Who do we acknowledge, and why?

Being acknowledged on a research paper tells something about you and about the author: The author perceives you as important.


In the last post I reported evidence that many more researchers contribute to a research paper than just authors. The most visible difference between authors and commenters — and our only way to judge on the effort — is that authors receive all the credit while commenters are “just” acknowledged.

Working with others is that common, that it naturally rises the question: Where do we meet other researchers to get their opinion? Most likely, when it’s not faculty colleagues and friends, it is conference guests or seminar visitors to your faculty.

It’s an open question. The fact however that an author  – call him A – receives advice from another researcher – call him C – reveals information about both: For one, it means that A perceives C as important in the very field, at least important enough to get insights. It may also be because A want to signal quality by showing that he knows C. Vice versa, the fact that C gives a comment for which he is acknowledged shows that he is obviously willing to spend time on someone else’s research.

Oettel (2012) has termed this behaviour as “helpful”, saying that a helpful colleague (one that is often acknowledged) matters more to you than a productive colleague (one that publishes many papers). In a similar fashion, we created a ranking of how often financial economists have been acknowledged in six financial economics journals. Our dataset consists of more than 5,600 full research articles.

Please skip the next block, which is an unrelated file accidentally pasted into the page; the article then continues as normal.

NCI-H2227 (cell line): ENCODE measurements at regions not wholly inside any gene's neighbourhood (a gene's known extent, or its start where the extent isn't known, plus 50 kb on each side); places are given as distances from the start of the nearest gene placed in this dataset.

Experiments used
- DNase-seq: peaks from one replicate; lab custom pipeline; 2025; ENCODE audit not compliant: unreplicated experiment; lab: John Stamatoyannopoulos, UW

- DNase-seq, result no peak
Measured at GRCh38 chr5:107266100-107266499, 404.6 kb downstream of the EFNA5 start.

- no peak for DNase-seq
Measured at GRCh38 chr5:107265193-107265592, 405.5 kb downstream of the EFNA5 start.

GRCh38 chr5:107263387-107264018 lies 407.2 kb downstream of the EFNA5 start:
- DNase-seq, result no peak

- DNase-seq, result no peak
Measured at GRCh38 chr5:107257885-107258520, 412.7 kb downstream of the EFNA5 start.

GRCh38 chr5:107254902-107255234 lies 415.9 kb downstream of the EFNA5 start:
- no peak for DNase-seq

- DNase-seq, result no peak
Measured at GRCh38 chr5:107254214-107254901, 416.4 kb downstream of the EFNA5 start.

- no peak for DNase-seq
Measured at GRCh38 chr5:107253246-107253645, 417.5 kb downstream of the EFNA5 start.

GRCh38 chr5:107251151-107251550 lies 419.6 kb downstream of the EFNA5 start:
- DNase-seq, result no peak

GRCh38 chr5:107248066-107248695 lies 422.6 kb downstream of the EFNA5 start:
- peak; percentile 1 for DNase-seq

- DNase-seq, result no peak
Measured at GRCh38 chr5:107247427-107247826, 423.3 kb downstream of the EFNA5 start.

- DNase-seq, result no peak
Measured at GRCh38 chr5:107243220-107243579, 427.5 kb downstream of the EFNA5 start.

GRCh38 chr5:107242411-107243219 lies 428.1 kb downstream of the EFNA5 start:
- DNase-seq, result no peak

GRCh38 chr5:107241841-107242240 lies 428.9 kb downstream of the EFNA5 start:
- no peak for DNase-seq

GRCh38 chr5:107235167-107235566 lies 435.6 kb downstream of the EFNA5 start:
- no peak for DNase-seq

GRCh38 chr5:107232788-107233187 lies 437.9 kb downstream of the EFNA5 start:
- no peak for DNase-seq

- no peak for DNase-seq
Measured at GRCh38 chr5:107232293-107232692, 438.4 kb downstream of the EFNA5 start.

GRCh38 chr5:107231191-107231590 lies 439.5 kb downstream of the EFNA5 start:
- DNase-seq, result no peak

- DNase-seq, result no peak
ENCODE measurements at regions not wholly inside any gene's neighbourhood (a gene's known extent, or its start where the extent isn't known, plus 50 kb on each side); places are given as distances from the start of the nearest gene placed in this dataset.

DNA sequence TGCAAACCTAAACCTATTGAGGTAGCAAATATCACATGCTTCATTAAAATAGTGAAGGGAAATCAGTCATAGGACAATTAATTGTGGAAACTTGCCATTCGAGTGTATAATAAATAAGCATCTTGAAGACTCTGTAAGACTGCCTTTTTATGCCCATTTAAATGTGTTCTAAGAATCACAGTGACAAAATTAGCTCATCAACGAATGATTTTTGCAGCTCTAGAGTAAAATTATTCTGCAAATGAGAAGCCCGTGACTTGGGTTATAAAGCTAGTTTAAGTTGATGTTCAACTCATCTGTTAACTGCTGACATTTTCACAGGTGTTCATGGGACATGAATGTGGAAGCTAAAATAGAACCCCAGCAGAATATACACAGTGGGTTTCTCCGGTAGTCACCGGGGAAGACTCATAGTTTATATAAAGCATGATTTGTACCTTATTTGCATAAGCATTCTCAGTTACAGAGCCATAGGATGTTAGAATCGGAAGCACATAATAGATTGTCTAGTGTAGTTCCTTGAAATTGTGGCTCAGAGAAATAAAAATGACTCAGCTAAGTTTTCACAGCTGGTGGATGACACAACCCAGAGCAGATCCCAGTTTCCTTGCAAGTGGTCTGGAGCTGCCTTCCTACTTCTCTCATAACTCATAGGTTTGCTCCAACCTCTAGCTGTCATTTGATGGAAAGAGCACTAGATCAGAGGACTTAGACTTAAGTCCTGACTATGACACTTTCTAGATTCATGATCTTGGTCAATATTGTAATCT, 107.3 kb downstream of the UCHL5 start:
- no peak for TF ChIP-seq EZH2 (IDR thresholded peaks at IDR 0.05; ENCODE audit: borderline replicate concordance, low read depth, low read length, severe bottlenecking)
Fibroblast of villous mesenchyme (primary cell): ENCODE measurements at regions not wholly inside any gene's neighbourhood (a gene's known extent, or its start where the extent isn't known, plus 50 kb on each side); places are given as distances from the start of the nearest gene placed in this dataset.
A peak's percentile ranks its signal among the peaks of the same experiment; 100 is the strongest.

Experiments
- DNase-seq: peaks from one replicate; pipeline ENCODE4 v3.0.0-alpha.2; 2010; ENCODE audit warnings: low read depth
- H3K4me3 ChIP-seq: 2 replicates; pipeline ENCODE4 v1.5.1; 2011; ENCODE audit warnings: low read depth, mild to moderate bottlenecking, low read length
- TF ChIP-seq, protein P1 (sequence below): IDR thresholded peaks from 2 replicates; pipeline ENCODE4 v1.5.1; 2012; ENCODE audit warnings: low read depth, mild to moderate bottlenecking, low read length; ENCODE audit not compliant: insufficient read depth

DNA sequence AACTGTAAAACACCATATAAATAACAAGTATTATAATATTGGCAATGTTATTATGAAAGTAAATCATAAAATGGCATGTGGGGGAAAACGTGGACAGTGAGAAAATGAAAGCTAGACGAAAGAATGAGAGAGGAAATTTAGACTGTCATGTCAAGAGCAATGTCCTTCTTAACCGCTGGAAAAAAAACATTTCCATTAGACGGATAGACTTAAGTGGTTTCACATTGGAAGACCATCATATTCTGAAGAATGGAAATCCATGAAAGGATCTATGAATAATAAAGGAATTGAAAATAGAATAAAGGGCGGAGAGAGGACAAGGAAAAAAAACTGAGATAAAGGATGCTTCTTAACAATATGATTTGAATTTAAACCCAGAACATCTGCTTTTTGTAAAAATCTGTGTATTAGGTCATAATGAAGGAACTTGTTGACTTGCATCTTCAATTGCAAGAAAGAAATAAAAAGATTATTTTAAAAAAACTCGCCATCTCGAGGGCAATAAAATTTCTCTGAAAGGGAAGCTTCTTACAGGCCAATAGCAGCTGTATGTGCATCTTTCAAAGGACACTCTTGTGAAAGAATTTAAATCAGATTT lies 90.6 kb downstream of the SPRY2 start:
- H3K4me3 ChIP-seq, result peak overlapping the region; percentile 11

The distribution of how often someone is acknowledged is very skewed. The vast majority of commenters is being acknowledged twice or less, with very few individuals being acknowledged very often (zoom in the upper tail by dragging a rectangle):

However, we can uncover more. When A and C agree to exchange ideas, we can think think of their relationship as a tie in a network. In network lingo, a tie is being formed when both nodes (here A and C) mutually. Now take many more researchers and eventually more form a tie with C. This likely puts C in a very central position, which both displays and transfers influence. For this reason we computed the rank according to eigenvector centrality.

The idea behind this measure is: When you know important people, you are probably important as well. Importance here is measured iteratively as the degree to which you know important people. Google uses the same idea for its PageRank.

Interestingly, being acknowledged often does not automatically put researchers in central position. In our paper we explore this relationship and find that Spearman correlations for different periods never exceed 0.65.

In a related blogpost on VOX from last year we propose this ranking as a new measure of influence. This makes sense because under the assumption of mutually beneficial tie formation the market automatically puts the “right” people in the center – the network as the aggregated market wisdom on which researchers matter more for financial economics.

Please refer to our website for an ranking for the period 2009-2011 and others.